"Bourgeois Equality" (page 38) is an excerpt from the third book in Contributing Editor Deirdre McCloskey's series exploring the underrated "bourgeois virtues." Although McCloskey's Ph.D. is in economics, the 73-year-old distinguished professor of economics, history, English, and communication at the University of Illinois at Chicago is deeply committed to interdisciplinary pursuits. "The logic and stories and evidence come from all directions," she says. "For example, if we're really going to understand the economy we need to realize that people talk in it.…The departments that deal with talk in a serious way, communications and English, therefore need to be in the conversation."
McCloskey's bourgeois values have no place in the hit AMC series The Walking Dead, according to Timothy Sandefur. In "Anarchy, State, and Zombie Dystopia" (page 52), he wrangles history, philosophy, literature, and film to explain how the show makes the case against civilization. Sandefur, who serves as vice president for litigation at the Goldwater Institute, was inspired to pursue a career in constitutional law after hearing Clint Bolick—then of the Institute for Justice and now a recently appointed member of the Arizona Supreme Court—give a talk during college. "He spoke about how you could use the law to bring the principles of liberty to people's lives and actually make them freer," Sandefur, 39, says. "I was instantly sold."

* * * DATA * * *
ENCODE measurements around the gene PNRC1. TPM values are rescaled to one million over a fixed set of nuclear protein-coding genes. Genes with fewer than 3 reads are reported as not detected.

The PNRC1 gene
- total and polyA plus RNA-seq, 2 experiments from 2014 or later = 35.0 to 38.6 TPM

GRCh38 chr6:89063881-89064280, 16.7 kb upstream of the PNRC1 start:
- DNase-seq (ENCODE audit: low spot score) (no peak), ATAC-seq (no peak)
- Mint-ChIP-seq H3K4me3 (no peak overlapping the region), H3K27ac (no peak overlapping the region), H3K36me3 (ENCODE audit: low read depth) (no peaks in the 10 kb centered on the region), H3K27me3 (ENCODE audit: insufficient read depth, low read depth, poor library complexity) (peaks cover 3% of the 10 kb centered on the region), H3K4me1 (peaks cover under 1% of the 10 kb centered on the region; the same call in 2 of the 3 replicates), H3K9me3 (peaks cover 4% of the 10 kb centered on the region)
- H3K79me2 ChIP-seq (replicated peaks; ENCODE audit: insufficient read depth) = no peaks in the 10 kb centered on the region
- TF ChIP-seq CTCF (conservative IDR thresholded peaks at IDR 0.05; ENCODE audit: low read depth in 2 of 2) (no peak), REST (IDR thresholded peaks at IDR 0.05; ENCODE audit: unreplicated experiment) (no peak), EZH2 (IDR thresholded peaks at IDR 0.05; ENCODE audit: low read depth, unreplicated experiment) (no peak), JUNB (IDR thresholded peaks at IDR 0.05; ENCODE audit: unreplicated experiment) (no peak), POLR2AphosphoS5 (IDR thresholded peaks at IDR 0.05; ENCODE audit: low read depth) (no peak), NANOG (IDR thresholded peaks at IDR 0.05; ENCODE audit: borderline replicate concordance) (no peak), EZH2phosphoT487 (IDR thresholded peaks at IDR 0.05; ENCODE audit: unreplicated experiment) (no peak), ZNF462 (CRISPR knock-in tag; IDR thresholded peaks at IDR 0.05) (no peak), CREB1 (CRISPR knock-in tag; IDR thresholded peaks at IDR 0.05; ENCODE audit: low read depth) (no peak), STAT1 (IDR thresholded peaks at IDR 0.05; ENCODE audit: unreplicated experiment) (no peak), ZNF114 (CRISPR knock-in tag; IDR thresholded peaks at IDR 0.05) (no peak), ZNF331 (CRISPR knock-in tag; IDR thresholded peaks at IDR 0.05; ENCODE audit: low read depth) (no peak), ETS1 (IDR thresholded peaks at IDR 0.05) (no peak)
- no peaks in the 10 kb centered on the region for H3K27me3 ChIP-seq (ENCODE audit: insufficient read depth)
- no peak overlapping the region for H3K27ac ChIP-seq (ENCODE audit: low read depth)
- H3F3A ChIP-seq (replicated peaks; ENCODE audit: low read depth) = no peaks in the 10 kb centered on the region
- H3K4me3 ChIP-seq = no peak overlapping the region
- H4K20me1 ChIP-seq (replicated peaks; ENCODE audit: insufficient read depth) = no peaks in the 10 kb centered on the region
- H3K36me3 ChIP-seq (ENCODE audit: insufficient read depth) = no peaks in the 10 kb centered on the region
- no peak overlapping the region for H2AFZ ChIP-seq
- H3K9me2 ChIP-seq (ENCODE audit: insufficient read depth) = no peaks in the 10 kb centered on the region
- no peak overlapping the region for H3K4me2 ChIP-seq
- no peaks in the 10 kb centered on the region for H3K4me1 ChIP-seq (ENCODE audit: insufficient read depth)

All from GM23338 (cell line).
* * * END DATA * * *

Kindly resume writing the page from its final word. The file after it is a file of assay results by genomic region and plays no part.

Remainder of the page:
Ever wondered how much the war on terror costs America's economy? In "The $4 Trillion War on Terror" (page 24) Jim Bovard does the math. The author of 10 books, Bovard's official bio boasts that his work has been "publicly denounced" by multiple cabinet secretaries and the heads of federal agencies, including the Equal Employment Opportunity Commission and the Federal Emergency Management Agency, "as well as by the Sierra Club, the American Civil Liberties Union, and The Washington Post"—but his favorite denunciation, he says, came from former FBI Director Louis Freeh. When he's not busy ticking off people in positions of authority, Bovard, 59, enjoys hiking, wrangling, and drinking beer.
This article originally appeared in print under the headline "Contributors".